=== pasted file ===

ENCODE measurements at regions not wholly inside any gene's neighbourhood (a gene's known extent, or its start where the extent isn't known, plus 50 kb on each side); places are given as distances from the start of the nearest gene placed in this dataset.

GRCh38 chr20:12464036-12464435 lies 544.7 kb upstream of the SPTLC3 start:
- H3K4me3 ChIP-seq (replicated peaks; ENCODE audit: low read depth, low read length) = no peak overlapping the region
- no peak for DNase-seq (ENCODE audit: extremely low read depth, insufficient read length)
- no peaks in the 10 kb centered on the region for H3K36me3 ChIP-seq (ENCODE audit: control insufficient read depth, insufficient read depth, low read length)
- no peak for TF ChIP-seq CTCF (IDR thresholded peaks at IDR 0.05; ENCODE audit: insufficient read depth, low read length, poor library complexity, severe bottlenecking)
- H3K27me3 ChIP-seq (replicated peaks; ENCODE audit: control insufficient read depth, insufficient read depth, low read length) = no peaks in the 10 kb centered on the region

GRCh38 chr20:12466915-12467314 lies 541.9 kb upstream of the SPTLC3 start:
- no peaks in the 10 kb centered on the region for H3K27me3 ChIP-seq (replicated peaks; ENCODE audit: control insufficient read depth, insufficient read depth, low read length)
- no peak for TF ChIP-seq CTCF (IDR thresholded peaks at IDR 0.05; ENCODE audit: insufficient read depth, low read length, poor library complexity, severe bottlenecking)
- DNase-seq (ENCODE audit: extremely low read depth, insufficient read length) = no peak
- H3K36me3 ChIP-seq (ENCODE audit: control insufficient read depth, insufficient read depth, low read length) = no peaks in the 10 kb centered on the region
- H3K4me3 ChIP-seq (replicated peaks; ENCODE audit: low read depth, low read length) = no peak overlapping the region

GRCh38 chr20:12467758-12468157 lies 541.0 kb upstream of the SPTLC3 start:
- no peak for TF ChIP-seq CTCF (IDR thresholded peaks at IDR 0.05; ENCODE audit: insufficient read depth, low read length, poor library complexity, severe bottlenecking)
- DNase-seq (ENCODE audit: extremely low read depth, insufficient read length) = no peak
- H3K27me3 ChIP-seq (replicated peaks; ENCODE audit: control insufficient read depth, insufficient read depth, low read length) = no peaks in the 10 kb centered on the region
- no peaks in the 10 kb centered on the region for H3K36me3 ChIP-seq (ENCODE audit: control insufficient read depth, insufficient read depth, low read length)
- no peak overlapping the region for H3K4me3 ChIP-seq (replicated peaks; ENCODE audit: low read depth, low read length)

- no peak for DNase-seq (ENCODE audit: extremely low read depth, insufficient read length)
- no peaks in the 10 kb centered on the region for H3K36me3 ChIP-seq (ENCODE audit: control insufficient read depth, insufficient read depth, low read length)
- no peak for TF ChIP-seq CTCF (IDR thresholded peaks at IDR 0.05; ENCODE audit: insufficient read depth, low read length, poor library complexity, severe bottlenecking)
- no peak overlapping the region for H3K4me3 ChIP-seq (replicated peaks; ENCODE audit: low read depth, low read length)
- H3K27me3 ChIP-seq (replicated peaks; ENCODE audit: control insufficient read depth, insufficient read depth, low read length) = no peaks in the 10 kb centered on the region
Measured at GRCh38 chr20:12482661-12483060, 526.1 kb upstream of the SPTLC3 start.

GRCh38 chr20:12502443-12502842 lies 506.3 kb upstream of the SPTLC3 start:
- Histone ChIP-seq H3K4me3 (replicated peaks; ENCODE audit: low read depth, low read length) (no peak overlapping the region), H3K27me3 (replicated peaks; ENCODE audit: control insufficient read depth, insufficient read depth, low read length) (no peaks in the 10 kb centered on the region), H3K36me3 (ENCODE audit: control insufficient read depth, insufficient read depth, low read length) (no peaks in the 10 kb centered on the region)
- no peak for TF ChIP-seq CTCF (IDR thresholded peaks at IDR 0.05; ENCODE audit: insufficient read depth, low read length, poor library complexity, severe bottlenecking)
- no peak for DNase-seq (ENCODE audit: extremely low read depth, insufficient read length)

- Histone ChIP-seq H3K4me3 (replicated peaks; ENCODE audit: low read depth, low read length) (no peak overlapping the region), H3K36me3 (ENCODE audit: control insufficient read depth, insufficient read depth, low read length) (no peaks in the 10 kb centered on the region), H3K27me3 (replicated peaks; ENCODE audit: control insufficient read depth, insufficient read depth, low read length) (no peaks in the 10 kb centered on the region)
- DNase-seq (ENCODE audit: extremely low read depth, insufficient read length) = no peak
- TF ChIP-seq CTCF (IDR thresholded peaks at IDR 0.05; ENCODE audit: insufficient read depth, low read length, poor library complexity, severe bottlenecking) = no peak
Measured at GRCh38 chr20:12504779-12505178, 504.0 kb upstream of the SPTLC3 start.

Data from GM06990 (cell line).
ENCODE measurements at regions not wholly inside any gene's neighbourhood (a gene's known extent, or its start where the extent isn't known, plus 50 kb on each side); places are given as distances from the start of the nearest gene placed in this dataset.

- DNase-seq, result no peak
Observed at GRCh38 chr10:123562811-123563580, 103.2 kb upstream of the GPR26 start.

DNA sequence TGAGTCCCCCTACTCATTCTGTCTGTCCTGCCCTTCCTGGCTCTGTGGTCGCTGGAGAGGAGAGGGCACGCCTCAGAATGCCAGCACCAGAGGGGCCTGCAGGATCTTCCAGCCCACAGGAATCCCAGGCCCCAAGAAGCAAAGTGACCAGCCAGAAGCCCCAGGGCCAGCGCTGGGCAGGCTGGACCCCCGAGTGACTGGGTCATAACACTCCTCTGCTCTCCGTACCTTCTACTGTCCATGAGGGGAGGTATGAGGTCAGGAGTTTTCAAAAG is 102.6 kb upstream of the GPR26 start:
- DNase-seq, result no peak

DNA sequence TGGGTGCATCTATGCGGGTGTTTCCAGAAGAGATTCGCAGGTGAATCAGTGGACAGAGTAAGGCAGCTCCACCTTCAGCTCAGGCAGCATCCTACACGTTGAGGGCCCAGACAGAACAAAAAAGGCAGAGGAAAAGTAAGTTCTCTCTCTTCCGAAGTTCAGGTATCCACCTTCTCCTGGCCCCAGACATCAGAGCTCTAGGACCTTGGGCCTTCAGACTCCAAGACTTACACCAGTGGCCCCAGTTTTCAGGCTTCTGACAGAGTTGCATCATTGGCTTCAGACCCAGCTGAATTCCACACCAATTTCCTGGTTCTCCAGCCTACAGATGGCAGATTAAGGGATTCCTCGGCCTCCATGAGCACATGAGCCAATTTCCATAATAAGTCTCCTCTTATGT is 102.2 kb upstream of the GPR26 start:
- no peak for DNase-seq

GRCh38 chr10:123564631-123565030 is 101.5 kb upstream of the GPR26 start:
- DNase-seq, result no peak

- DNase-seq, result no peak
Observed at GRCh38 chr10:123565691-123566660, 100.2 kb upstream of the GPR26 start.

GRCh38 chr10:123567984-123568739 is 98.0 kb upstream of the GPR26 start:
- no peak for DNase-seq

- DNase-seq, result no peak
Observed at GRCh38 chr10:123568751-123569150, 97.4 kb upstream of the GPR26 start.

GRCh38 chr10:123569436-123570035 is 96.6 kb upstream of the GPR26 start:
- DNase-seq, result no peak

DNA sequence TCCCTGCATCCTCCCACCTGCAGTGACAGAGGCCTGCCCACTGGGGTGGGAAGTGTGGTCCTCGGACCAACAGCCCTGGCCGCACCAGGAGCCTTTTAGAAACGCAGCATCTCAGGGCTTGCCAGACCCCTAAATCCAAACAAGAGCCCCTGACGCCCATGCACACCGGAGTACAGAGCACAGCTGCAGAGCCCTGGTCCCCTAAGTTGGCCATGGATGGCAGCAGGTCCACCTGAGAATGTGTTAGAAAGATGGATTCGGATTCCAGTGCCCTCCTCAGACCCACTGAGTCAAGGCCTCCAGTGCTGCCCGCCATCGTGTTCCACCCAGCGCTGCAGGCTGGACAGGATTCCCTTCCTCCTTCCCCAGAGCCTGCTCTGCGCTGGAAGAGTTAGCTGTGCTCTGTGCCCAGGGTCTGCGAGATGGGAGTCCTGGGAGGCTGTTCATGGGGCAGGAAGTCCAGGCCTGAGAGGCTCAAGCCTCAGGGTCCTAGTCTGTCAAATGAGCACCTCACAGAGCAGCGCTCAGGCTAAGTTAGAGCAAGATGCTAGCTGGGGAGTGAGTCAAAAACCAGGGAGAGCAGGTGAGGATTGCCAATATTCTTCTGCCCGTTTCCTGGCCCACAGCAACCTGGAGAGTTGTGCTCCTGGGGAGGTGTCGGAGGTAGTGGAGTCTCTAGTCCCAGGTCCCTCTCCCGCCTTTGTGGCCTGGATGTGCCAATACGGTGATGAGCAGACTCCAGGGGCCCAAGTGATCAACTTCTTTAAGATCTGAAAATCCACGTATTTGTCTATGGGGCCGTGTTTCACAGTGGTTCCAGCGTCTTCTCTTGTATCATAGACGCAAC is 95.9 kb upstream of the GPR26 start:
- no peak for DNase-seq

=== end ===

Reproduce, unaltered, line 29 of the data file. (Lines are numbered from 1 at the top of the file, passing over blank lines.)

- no peak for DNase-seq (ENCODE audit: extremely low read depth, insufficient read length)